Click here for Mr Speight's interview published in the Brighton Journal (or read below)

Teachers have been heroic, don’t put them at risk by re-opening schools too soon
Angus Walker - Brighton Journal
8th May 2020

“I can’t emphasise enough how proud I am of all our teachers,” Principal of Brighton Aldridge Community Academy (BACA), Robert Speight, tells me. “The way they’ve adapted has been truly incredible.”

Up and down the country, teachers and other education workers have been getting to grips with delivering curriculums remotely, giving live video lessons, setting work online, emailing feedback, and sending activities to students’ homes. For many, this has posed significant challenges, requiring a creative approach to problem solving and no little resilience.

“Part of the difficulty was that everything happened so quickly with closure,” Speight says. “It was announced schools would be shutting for all but the children of key workers and then virtually the next day they closed. So there wasn’t much time to prepare.”

At BACA, staff have been working tirelessly to provide as comprehensive a programme as possible, one that caters for the different requirements of all students.

“We’ve been trying to replicate normality as closely as we possibly can. We’ve sent home paper work packs, and our virtual learning programme includes daily live lessons, online activities, small group tutorials, and even video assemblies. So far, parental feedback has generally been very positive.”

“We’ve got multiple families with limited IT resources, so this presents a challenge that we’ve done our very best to overcome. We’ve given out over 150 laptops and numerous internet dongles to students who need them. We’re in the fortunate position to be able to do that, and it’s important not to rush to compare schools’ responses too much, you’ve got to remember that some schools are better set up for something like this than others.”

As well as remote learning, BACA has also been doing incredible work to support the well-being of students and families during this difficult time.

“After closure, we had a big push to prioritise students’ mental health and well-being,” Speight tells me. “We’ve tried really hard to be there for families, calling every week to check-in, or more regularly for our vulnerable students.”

“As well as this, we’ve joined forces with The Bevy pub to put together an “Emergency Food Project” for our vulnerable families and people in the wider community. This has involved delivering good, hearty “meals on wheels” cooked by our Catering teacher in the school kitchen. The meals are produced from surplus food ingredients and fresh produce, coordinated and delivered to BACA via The Bevy, from Fareshare Sussex, Brighton Food Factory and other local organisations. So far we’ve delivered 2,000 meals to families.”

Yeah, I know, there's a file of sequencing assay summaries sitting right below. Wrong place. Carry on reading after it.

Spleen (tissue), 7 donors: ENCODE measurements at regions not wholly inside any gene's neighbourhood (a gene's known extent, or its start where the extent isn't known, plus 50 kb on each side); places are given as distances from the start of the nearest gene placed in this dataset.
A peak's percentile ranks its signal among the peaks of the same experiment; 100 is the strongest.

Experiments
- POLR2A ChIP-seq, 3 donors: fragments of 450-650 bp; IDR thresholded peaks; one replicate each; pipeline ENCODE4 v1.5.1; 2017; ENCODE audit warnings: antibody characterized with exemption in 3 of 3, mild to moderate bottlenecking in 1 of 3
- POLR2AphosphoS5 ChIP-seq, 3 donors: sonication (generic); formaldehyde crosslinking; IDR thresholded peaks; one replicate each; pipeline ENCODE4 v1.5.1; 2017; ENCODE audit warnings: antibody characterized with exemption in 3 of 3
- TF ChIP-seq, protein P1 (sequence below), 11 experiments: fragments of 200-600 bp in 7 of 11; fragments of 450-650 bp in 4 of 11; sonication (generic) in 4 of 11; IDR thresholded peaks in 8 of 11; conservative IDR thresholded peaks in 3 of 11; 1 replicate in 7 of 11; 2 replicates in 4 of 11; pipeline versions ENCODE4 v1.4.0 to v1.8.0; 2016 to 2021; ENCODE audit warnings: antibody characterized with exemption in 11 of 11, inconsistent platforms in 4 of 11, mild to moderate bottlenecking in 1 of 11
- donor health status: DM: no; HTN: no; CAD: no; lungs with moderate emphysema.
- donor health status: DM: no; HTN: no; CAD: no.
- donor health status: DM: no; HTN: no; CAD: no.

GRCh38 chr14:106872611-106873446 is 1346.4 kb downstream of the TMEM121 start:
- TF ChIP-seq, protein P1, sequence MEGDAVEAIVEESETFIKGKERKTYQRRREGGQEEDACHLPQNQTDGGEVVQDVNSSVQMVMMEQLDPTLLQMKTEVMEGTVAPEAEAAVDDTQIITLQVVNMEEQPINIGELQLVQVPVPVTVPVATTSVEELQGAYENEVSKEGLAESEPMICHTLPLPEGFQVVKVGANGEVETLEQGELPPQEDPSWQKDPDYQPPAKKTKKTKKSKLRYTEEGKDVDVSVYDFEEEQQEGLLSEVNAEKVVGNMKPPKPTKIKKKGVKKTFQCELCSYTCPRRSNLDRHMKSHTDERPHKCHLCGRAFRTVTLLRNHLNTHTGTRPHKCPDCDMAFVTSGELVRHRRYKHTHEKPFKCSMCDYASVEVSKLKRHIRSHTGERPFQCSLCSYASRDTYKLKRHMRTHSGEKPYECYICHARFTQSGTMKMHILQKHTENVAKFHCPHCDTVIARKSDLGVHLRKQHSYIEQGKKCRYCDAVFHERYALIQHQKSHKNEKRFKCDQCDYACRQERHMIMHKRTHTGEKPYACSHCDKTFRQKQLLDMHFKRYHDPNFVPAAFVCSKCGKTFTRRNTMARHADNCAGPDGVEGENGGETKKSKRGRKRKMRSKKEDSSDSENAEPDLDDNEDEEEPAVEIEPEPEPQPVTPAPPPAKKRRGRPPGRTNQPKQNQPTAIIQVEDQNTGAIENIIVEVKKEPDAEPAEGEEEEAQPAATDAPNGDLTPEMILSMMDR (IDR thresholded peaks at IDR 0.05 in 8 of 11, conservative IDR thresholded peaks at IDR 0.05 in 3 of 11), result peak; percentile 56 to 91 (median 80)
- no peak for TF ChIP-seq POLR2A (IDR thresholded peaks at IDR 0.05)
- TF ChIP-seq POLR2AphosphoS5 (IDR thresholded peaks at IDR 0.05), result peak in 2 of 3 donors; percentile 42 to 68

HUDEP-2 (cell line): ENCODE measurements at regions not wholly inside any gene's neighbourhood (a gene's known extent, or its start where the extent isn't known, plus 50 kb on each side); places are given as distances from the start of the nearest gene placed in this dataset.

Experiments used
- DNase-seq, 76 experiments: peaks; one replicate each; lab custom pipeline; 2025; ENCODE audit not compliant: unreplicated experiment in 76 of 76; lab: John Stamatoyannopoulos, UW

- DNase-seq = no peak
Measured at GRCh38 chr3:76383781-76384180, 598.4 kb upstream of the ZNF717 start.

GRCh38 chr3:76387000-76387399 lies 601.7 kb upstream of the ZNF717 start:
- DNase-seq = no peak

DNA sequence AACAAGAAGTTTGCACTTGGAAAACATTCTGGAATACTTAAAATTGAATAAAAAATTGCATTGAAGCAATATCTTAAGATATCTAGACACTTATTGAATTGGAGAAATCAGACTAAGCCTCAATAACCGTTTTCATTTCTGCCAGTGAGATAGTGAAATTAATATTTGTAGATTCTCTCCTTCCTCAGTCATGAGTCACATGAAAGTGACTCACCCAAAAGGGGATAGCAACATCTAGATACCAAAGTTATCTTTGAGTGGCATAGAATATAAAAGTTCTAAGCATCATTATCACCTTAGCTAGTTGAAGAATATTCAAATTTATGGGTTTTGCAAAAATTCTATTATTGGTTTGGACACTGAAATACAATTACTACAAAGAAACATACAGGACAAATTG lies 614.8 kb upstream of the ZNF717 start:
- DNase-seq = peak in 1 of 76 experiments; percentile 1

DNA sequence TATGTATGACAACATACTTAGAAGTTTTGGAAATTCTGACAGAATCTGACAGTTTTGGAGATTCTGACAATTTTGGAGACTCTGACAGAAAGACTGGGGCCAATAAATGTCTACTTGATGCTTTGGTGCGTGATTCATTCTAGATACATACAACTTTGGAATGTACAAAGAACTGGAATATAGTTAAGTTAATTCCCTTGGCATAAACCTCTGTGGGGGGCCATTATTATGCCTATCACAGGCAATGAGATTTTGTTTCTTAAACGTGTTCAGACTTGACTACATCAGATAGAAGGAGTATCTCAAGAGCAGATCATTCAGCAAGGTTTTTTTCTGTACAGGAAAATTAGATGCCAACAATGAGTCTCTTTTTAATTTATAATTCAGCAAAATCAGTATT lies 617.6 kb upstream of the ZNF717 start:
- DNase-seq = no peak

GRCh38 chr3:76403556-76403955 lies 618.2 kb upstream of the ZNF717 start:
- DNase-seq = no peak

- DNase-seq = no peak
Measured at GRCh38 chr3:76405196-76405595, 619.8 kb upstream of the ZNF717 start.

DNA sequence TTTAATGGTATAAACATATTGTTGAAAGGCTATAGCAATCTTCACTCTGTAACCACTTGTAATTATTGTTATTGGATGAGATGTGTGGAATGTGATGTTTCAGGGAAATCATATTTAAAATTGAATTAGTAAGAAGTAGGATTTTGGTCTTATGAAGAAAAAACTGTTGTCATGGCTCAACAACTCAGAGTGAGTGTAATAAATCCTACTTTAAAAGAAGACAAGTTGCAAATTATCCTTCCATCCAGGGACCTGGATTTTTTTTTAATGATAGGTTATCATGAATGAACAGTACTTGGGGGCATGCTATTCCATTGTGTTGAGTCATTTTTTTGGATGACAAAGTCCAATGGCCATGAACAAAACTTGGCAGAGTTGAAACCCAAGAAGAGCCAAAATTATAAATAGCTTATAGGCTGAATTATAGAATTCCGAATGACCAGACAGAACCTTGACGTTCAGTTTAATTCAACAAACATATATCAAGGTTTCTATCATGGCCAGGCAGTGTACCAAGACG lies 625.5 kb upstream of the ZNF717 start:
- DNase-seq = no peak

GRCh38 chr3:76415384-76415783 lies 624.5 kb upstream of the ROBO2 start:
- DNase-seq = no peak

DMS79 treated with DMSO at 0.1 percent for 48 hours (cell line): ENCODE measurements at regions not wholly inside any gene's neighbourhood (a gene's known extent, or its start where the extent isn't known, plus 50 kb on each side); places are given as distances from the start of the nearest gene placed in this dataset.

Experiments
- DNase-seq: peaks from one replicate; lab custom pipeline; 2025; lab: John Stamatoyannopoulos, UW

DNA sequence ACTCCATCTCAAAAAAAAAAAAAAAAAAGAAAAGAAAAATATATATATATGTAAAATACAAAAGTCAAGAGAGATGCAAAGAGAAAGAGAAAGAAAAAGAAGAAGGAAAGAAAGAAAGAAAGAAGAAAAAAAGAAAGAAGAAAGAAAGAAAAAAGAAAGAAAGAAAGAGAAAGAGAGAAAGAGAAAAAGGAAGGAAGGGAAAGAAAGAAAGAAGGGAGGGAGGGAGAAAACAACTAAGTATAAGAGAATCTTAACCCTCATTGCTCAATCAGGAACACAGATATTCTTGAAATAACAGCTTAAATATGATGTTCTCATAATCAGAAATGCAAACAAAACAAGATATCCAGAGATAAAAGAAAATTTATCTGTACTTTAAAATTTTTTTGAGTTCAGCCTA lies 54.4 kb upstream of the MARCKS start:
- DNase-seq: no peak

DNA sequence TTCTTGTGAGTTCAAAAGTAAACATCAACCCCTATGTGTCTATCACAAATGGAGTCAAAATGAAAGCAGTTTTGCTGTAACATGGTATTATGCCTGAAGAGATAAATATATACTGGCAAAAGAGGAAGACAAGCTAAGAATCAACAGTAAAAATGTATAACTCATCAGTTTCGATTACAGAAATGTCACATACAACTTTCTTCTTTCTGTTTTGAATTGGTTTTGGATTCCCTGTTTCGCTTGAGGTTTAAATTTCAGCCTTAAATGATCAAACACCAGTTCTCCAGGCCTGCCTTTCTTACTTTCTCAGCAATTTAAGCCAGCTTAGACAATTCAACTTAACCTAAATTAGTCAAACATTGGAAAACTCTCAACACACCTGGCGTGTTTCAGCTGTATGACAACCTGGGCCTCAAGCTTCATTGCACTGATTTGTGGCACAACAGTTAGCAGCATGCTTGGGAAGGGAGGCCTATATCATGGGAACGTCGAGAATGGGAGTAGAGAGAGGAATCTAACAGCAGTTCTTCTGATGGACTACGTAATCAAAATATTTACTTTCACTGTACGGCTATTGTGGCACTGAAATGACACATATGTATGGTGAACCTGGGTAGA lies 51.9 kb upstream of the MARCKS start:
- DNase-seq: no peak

This week, following vague suggestions from the Government that some lockdown measures will be eased on Monday, rumours have started to circulate about the possibility of schools re-opening after May half-term. Speight tells me that such speculation is unhelpful and causes anxiety, making teachers worry that they will be forced to return to work before schools have had chance to prepare properly. Government ministers have been criticised for underestimating just how difficult implementing social distancing measures in schools would be. In a recent TES poll of 17,000 UK school staff, 74 per cent of those asked said social distancing in schools would be “impossible”.

“As teachers, we understand that schools are a small element in a much bigger picture, but the health and safety of students and staff has to be the priority. Socially distanced learning in schools would be a huge challenge, but not insurmountable. However, the issue is so much more complicated than simply whether or not social distancing measures could work. What would the quality of lessons be like in an environment like this? You certainly wouldn’t be able to have all students in at once, so if teachers were working in school, what would they be able to provide for those students staying at home? Running dual provision would be much harder. How does re-opening schools for certain year groups help those families with children in different year groups? We can’t pretend; logistically, it would be so complex.”

Teachers’ unions in the UK share Speight’s concerns. Earlier this week, the General Secretary of the teachers’ union NASUWT, Dr Patrick Roach, sent a letter to the Education Secretary arguing that “the arbitrary date of June 1st for the reopening of schools is wholly premature”:

“With the highest COVID-19 mortality rates in Europe, it is clear that the Government must continue to adopt an extremely cautious approach which does not contribute to further deaths and another intensive wave of the virus in the UK. In this context, the NASUWT is firmly of the view that changing the current restrictions on the opening of schools would be highly premature and extremely damaging. Schools must be reopened only when it is safe to do so. In view of the continued and pressing public health challenges and the considerable task that will be required to ensure that every school is ready to admit increased numbers of children and adults into safe learning and working environments, the NASUWT urges the Government to end speculation on the reopening of schools beyond the current restrictions prior to September 2020.”

“There is no point speculating, but whatever the Government’s plans are, we need detailed guidance,” Speight says. “I hope they proceed with caution, and give schools plenty of time to prepare. I just want our staff, students and their families to know that I am overwhelmed with gratitude for the way they have made the best of things since closure.”